cockpit bridge delete settings

7.3. Configuring VLANs in the web console

VLANs (Virtual LANs) are virtual networks created on a single physical Ethernet interface.

Each VLAN is defined by an ID which represents a unique positive integer and works as a standalone interface.

The following procedure describes creating VLANs in the RHEL web console.

Prerequisites

  • Having a network interface in your system.

Procedure

  1. Log in to the RHEL web console.

    For details, see Logging in to the web console.

  2. Open Networking.
  3. Click Add VLAN button.

    cockpit add vlan

  4. In the VLAN Settings dialog box, select the physical interface for which you want to create a VLAN.
  5. Enter the VLAN Id or just use the predefined number.
  6. In the Name field, you can see a predefined name consisted of the parent interface and VLAN Id. If it is not necessary, leave the name as it is.

    cockpit vlan settings

  7. Click Apply.

The new VLAN has been created and you need to click at the VLAN and configure the network settings.

cockpit vlans

7.4. Configuring the web console listening port

Following sections provide information on how to:

  • Allow a new port with if you have active SELinux.
  • Allow a new port on a firewall in the web console.
  • Change the web console port.

7.4.1. Allowing a new port on a system with active SELinux

This procedure enables the web console to listen on a selected port.

Prerequisites

Procedure

  • For ports that are not defined by any other part of SELinux, run:

    $ sudo semanage port -a -t websm_port_t -p tcp PORT_NUMBER
  • For ports that already are defined by other part of SELinux, run:

    $ sudo semanage port -m -t websm_port_t -p tcp PORT_NUMBER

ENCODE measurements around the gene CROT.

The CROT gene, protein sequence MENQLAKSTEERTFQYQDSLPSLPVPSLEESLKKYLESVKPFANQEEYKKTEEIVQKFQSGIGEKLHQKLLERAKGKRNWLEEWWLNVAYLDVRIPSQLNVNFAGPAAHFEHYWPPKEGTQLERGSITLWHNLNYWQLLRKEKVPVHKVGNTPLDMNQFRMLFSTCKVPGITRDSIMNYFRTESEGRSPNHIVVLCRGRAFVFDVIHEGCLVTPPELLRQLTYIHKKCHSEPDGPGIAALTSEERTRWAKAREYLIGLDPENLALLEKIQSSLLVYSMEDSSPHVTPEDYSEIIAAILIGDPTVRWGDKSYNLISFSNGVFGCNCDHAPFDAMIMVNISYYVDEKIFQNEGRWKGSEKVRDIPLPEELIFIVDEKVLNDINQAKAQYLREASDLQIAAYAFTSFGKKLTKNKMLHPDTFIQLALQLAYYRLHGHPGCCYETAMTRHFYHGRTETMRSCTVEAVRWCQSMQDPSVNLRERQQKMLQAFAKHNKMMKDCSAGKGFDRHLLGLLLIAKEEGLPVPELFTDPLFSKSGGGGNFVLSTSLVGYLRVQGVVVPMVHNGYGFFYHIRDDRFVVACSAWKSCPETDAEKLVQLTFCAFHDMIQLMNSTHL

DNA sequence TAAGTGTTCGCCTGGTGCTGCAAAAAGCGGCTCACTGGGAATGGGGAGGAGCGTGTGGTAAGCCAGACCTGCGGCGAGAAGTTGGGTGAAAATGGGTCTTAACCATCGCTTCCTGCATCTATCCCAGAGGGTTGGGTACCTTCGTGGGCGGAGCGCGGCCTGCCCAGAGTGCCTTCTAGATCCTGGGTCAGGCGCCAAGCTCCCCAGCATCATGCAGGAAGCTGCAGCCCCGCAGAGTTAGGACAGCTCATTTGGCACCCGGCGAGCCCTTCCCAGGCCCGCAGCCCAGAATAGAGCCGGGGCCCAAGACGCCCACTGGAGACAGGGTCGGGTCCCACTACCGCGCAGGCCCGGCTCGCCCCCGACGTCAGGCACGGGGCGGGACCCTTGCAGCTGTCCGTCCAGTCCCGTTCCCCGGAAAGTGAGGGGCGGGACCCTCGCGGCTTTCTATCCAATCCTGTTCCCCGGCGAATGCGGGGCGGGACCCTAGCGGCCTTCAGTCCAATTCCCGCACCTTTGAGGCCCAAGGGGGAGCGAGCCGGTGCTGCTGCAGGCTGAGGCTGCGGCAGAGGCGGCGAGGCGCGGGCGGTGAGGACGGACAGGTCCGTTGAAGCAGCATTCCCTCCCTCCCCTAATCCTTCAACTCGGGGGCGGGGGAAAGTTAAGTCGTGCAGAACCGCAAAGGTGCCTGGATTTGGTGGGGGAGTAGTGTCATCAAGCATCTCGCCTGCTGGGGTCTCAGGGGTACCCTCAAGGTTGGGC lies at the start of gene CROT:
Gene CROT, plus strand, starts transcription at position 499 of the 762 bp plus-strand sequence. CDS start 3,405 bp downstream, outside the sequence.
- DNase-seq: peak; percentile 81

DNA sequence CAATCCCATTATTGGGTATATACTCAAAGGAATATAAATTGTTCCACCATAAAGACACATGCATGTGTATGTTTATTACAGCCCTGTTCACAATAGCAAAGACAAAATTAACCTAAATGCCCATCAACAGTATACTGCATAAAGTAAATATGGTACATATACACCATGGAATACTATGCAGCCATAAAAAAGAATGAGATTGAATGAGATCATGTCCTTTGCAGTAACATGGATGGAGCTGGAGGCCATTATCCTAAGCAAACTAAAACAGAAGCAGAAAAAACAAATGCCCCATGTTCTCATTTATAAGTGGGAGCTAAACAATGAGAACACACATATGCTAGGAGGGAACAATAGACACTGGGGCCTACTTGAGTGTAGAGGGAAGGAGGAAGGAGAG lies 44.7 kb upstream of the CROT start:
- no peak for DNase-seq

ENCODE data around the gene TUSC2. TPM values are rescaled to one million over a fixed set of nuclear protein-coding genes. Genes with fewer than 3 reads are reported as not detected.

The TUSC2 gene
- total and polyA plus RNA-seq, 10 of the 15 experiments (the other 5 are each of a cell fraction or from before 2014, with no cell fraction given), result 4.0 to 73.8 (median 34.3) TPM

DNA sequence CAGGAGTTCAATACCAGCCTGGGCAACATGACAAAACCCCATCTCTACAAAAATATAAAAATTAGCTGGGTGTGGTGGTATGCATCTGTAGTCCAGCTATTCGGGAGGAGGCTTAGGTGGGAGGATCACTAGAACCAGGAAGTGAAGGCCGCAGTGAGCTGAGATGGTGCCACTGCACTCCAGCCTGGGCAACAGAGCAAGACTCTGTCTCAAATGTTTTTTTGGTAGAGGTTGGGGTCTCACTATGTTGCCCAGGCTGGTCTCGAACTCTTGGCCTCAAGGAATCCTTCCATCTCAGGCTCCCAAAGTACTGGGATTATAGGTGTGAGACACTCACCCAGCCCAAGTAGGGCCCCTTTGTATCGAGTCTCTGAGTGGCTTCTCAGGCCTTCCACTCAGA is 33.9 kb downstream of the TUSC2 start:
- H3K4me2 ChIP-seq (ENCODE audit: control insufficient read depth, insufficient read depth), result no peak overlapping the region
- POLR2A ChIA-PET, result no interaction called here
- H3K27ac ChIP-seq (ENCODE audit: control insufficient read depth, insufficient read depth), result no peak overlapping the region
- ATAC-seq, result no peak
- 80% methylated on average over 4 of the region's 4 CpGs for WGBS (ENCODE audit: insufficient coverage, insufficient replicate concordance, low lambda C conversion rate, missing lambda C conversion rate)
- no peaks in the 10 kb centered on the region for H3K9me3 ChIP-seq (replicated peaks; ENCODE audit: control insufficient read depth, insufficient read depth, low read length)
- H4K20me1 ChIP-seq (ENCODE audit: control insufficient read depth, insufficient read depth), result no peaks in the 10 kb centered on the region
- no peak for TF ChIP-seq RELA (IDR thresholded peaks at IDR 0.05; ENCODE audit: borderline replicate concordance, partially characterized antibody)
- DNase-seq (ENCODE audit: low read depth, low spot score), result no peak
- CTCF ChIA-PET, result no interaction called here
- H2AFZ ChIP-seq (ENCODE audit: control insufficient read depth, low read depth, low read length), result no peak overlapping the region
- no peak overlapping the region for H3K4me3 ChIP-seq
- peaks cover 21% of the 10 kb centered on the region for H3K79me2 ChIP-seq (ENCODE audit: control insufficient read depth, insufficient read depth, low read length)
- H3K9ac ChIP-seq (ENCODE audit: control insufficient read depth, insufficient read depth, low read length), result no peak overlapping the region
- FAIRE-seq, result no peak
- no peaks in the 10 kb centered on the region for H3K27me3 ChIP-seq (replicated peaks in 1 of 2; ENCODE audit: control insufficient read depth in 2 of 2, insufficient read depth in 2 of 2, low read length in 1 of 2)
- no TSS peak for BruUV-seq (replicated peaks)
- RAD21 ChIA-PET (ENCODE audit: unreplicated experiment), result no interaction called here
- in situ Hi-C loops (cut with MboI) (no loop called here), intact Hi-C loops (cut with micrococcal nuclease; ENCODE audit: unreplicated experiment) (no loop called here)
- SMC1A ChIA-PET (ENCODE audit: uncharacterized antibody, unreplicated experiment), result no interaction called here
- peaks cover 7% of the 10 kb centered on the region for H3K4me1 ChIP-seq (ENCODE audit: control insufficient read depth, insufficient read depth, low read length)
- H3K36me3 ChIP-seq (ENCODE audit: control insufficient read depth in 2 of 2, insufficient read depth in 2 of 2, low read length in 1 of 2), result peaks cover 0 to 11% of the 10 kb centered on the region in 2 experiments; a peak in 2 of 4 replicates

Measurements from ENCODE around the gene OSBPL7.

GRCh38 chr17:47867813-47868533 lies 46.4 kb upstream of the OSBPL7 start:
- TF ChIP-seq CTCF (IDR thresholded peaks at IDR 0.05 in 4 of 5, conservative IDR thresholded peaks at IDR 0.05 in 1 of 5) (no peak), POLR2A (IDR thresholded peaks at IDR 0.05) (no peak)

The changes should take effect immediately.

7.4.2. Allowing a new port on a system with firewalld

This procedure enables the web console to receive connections on a new port.

Prerequisites

  • The web console must be installed and accessible. For details, see Installing the web console.
  • The firewalld service must be running.

Procedure

  1. To add a new port number, run the following command:

    $ sudo firewall-cmd --permanent --service cockpit --add-port=PORT_NUMBER/tcp
  2. To remove the old port number from the cockpit service, run:

    $ sudo firewall-cmd --permanent --service cockpit --remove-port=OLD_PORT_NUMBER/tcp
Important

If you only run the firewall-cmd --service cockpit --add-port=PORT_NUMBER/tcp without the --permanent option, your change will be canceled with the next reload of firewalld or a system reboot.

7.4.3. Changing the web console port

The following procedure shows how to change default transmission control protocol (TCP) on port 9090 to a different one.

Prerequisites

Procedure

  1. Change the listening port with one of the following methods:

    1. Using the systemctl edit cockpit.socket command:

      1. Run the following command:

        $ sudo systemctl edit cockpit.socket

        This will open the /etc/systemd/system/cockpit.socket.d/override.conf file.

      2. Modify the content of override.conf or add a new content in the following format:

        [Socket]
        ListenStream=
        ListenStream=PORT_NUMBER
    2. Alternatively, add the above mentioned content to the /etc/systemd/system/cockpit.socket.d/listen.conf file.

      Create the cockpit.socket.d. directory and the listen.conf file if they do not exist yet.

  2. Run the following commands for changes to take effect:

    $ sudo systemctl daemon-reload
    $ sudo systemctl restart cockpit.socket

    If you used systemctl edit cockpit.socket in the previous step, running systemctl daemon-reload is not necessary.

Verification steps

  • To verify that the change was successful, try to connect to the web console with the new port.